Announcement: Join the FF Saturnalia Party 2017.

Categorized | Politics, Society

CBCP kills sex ed, DepEd needs our help

Update: According to a GMA News TV article, Secretary Valisno was misquoted by the CBCP article: “The DepEd is not putting the sex education program on hold. Sec. Valisno clarified that no such decision has been made,” Malaya said. “It appears that she was misquoted in the CBCP article.”

An assistant secretary working for the DepEd also confirmed this when I spoke with her briefly at this morning’s hearing on the petition for a temporary restraining order on DepEd’s pilot-testing program. She also told me that we (civil society) will be invited to the forum to discuss the sex ed modules. If I can’t get some seats for you guys, you can be sure I’ll represent.

The GMA article also says that the plan to upload the sex ed modules to the DepEd website has been cancelled because it might be accessed by those who are not old enough and be corrupted by it. DepEd, I know your modules are controversial, but I’m pretty sure those horny kids could find something more sensational to be corrupted by.

When the CBCP meddles in government, it’s almost always a contest between democracy and theocracy. It’s certainly been the case in their recent “partnership” with DepEd as sex ed consultants. We’ve all been rooting for DepEd and the democracy that their sex ed program represents. But the game is over; score one for theocracy.

Thanks to pressure from the CBCP, DepEd has decided to suspend its sex ed program until after CBCP has given the go signal. “We decided to hold sex education module in abeyance until a final decision is made on the consulting process.”

That was Education Secretary Mona Valisno. Before deciding to suspend the sex ed program, she attended a mass in Manila Cathedral. She sat in the front row while Archbishop Rosales delivered a sermon:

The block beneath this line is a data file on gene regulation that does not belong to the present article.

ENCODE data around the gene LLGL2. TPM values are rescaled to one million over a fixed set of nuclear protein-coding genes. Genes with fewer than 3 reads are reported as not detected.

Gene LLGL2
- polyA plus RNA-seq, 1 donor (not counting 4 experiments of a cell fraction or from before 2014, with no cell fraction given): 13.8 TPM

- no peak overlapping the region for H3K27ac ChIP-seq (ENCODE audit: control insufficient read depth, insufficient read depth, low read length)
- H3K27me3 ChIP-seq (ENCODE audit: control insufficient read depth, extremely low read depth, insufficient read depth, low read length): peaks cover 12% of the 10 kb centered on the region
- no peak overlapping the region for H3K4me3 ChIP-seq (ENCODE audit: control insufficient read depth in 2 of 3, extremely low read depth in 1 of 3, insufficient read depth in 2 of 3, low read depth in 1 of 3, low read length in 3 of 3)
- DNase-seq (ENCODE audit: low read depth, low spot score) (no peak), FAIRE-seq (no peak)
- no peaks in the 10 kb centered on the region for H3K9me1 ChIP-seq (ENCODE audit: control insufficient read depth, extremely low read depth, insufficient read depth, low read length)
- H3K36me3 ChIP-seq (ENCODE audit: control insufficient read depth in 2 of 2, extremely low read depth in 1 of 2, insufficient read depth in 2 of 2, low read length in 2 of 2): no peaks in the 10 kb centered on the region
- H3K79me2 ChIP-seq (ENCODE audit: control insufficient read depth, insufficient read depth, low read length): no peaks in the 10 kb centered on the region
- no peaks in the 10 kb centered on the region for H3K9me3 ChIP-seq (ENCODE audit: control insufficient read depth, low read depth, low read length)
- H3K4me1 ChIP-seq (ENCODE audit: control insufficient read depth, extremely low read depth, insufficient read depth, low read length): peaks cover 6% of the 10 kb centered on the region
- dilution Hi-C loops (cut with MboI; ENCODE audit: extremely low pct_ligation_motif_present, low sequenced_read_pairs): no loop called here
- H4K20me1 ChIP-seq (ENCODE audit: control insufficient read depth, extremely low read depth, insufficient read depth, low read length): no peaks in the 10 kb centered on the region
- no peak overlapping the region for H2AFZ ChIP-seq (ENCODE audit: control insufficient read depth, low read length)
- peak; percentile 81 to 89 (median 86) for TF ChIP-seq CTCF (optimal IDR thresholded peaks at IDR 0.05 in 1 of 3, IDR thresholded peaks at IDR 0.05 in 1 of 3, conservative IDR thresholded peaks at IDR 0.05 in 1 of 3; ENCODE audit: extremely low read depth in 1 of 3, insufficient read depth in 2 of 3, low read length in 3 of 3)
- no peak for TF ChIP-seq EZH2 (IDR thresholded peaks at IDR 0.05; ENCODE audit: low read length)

“All of us in this cathedral are either teachers or students or collaborators of church. Ang misyon ng kristiyano ay ganito: isang engkwentro kay hesus, hindi mo maaaring ipagpalit mo ‘yun. [This is the mission of a Christian: one encounter with Jesus, which you cannot replace with anything.] This is addressed to all the schools, let them meet jesus, the compassionate person.”

Any doubts that Secretary Valisno (and her department’s sex ed project) was the target of that sermon was erased by what Archbishop Rosales did after: In front of all the teachers and students in attendance, he gave her a potted plant , which according to him, symbolized the sanctity of life. To me what the action symbolized is this: democracy sacrificed on the altar of theocracy.

Immediately I was reminded of COMELEC’s decision to disqualify Ang Ladlad. Ang Ladlad was not allowed to run for representation on religious grounds — for the religious bigots who made the decision, members of the LGBT community are immoral and are a danger to the youth. Yet Ang Ladlad was able to run, thanks to the Supreme Court’s more democratic ruling, one that obviously bears repetition (emphasis mine):

“Our Constitution provides in Article III, Section 5 that “[n]o law shall be made respecting an establishment of religion, or prohibiting the free exercise thereof.” At bottom, what our nonestablishment clause calls for is “government neutrality in religious matters.” Clearly, “governmental reliance on religious justification is inconsistent with this policy of neutrality.”